Isreal has tow more super-laser systems....
Iron Beam. Iron Beam is a system under development, which aims to use lasers to intercept drone swarms & mortar shells.
Two defense journalists note the advantages of laser defense:
Lasers have great potential as weapons. Laser beams travel at the speed of light, so no rocket will ever outrun them. They are also remarkably cheap to generate—a couple dollars a pop, compared to launching a five, six or even seven-figure missile. And as long as you've got electrical power, a laser cannon will never run out of ammunition. Lasers are also versatile. They don't have to blow up a target to neutralize it. They can fry electronics, sensors and navigation systems.
They detail American laser efforts in the 1980s, 1990s & 2000s, which the authors state proved to be clunky & costly. But they see new Israeli & American technology opportunities emerging this decade:
Lasers do have drawbacks. They have difficulty operating in rain and fog, and their beams travel in a straight line, so forget about firing over a hill. But they can serve as supplementary defense systems. And as Israel's investment attests, weaponized solid-state lasers will soon be a reality.
It is time the U.S. also took things to the next level. The U.S. military could develop a 100-kilowatt laser-cannon defense system, capable of shooting down drones, short-range rockets and mortar fire, in fewer than five years. Within a decade, the U.S. could have a far more powerful 300-kilowatt laser.
And when that happens, enemies who would buzz, bombard and otherwise swarm forward-deployed American personnel would find their weapons destroyed—literally—in a flash of light.
There is no company website page for Iron Beam, as it is not yet a product.
Trophy. Trophy is a newly-operational kinetic-kill system designed to protect tanks from incoming ordnance:
The defense system is based on radar from Israel Aerospace Industries Ltd. (IAI) (TASE: ARSP.B1) unit ELTA Systems, which identifies anti-tank or RPG fire headed towards the armored vehicle. When the threat is identified, the system works automatically, with no need for the tank crew to be aware of, or to operate it in real time: it calculates the rocket or missile’s trajectory, and, if it finds that it is headed for the vehicle on which it is installed, it intercepts and detonates it at a safe distance from the vehicle. The first successful interception was in March 2011, when an RPG-7 rocket was intercepted above an IDF tank on patrol along the Gaza border. In addition, the system informs the tank crew of the exact location from which the missile or rocket was launched, so the crew can return fire accurately and hit the target.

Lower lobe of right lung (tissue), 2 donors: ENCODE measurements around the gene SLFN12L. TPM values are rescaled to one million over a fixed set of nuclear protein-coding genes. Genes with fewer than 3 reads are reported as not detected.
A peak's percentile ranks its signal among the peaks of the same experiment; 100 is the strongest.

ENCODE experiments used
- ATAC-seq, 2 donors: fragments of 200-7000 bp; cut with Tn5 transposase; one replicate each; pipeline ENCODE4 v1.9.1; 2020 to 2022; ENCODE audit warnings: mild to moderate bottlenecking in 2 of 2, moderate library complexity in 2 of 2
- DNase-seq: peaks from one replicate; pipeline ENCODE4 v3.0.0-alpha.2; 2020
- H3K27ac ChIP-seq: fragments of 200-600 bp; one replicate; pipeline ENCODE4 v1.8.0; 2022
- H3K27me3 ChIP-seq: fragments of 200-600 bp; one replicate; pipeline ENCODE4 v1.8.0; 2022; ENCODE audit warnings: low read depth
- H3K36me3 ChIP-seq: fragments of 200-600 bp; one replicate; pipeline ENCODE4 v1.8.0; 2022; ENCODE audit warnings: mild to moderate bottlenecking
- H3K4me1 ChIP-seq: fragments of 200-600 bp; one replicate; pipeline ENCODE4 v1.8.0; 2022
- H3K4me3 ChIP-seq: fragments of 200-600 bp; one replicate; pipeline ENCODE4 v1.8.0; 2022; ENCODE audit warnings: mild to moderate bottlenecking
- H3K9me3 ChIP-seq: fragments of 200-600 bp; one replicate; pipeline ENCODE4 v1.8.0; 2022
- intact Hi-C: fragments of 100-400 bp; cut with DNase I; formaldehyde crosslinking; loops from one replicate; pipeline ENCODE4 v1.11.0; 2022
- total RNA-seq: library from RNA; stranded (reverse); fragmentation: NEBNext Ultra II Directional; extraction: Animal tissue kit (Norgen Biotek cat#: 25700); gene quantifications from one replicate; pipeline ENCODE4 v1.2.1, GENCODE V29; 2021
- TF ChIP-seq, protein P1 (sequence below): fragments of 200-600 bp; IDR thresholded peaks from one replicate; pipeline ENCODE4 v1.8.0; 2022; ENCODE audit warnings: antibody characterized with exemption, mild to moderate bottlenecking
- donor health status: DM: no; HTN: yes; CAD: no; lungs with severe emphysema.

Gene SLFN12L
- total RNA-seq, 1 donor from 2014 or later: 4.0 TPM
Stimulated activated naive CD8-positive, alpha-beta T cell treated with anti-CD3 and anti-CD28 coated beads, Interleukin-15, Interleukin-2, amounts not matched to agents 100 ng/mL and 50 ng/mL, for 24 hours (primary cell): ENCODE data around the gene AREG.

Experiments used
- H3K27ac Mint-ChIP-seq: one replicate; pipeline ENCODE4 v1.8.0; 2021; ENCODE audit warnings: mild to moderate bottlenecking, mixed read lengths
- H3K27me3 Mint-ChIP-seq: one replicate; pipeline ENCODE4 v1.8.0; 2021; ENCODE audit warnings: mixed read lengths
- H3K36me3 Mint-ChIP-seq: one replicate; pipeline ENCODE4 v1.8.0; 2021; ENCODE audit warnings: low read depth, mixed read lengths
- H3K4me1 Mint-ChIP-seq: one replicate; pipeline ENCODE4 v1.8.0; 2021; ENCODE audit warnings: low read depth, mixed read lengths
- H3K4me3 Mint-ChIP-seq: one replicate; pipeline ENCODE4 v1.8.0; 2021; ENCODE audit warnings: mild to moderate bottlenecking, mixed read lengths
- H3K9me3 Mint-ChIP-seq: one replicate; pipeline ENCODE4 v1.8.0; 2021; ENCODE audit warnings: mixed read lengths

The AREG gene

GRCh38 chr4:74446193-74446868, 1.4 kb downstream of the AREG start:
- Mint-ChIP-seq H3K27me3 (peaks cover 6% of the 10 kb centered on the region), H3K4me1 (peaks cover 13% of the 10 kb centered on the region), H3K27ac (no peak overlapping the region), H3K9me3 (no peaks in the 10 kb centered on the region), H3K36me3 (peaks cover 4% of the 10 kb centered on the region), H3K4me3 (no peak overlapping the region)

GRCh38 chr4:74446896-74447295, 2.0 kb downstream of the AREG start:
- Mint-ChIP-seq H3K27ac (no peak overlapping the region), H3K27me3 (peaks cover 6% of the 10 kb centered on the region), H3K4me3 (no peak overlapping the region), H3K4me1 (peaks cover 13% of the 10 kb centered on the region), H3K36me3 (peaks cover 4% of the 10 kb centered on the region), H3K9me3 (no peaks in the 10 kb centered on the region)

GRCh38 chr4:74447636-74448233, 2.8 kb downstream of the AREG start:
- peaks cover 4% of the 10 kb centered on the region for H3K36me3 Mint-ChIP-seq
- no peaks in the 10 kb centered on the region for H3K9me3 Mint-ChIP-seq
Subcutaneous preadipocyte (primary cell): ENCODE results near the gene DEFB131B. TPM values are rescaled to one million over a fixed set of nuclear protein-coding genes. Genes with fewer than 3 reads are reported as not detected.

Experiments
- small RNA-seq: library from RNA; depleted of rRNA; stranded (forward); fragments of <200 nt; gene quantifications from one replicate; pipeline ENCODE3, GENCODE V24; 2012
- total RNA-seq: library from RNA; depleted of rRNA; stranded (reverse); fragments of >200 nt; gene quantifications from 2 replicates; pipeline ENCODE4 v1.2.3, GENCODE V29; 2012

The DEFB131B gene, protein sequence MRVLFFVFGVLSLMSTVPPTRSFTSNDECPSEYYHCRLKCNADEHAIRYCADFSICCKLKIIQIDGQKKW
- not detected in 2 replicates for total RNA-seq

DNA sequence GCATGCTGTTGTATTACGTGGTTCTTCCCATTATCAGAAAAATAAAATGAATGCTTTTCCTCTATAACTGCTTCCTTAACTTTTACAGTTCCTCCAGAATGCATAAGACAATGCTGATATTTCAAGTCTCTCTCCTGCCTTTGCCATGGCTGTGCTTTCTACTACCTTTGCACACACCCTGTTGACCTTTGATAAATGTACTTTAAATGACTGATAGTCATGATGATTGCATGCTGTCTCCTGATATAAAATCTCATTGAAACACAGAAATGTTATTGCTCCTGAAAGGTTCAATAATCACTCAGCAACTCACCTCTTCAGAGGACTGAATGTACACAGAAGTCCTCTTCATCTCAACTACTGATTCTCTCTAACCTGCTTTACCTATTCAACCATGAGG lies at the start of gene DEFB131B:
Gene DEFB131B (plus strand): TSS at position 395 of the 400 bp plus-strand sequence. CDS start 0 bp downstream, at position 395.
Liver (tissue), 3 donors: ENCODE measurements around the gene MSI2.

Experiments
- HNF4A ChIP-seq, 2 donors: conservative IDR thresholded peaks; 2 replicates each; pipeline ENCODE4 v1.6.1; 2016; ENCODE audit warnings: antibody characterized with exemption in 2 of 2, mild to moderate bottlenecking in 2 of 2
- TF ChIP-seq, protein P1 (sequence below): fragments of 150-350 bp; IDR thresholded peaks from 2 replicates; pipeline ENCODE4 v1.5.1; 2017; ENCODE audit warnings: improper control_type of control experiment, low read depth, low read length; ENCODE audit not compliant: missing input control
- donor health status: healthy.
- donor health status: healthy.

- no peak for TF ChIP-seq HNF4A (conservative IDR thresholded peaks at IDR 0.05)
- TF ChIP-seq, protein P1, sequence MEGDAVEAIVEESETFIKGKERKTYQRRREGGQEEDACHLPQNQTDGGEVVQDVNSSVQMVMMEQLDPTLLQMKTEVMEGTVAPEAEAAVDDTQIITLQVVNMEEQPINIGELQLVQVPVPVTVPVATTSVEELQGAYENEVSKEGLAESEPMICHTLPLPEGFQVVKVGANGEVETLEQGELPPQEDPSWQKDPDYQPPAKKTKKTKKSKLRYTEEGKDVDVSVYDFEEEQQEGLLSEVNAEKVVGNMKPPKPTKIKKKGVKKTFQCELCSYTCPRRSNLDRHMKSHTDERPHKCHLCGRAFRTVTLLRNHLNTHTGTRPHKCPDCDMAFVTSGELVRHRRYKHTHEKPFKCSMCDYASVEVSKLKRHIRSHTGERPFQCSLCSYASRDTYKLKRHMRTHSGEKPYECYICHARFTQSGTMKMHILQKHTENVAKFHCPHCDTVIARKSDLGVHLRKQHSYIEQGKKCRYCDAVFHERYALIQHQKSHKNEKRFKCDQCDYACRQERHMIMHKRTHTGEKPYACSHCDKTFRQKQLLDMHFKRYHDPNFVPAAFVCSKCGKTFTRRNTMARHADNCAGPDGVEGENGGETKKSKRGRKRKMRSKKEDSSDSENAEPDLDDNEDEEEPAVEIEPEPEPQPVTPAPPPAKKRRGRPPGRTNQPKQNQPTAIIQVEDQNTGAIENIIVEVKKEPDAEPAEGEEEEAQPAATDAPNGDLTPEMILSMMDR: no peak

Such a system must surmount major hurdles:
“One of the most impressive things about Trophy is that, until today, no one in the world has successfully implemented such a system for combat use,” a senior defense source said a few weeks ago, “Perhaps they succeeded making a demonstration with all sorts of trials, but they have not succeeded in making it operational. The system must react in a fraction of a second, to identify the missile, to shoot, and to destroy it, and on the other hand, it also needs to be super-safe, and it cannot make a mistake and deploy accidentally. This is an automated system, and part of its complexity lies in that it cannot operate against helicopters or other tanks near the vehicle it is defending in the battlefield. Just the fact that it deploys itself in situations when a missile is fired and it must react in a fraction of a second is an extremely impressive technological feat.”
Here is the company's website page for Trophy.
Bottom Line. Israel is in the forefront of developing highly innovative systems to defend against short-range battlefield weapons.
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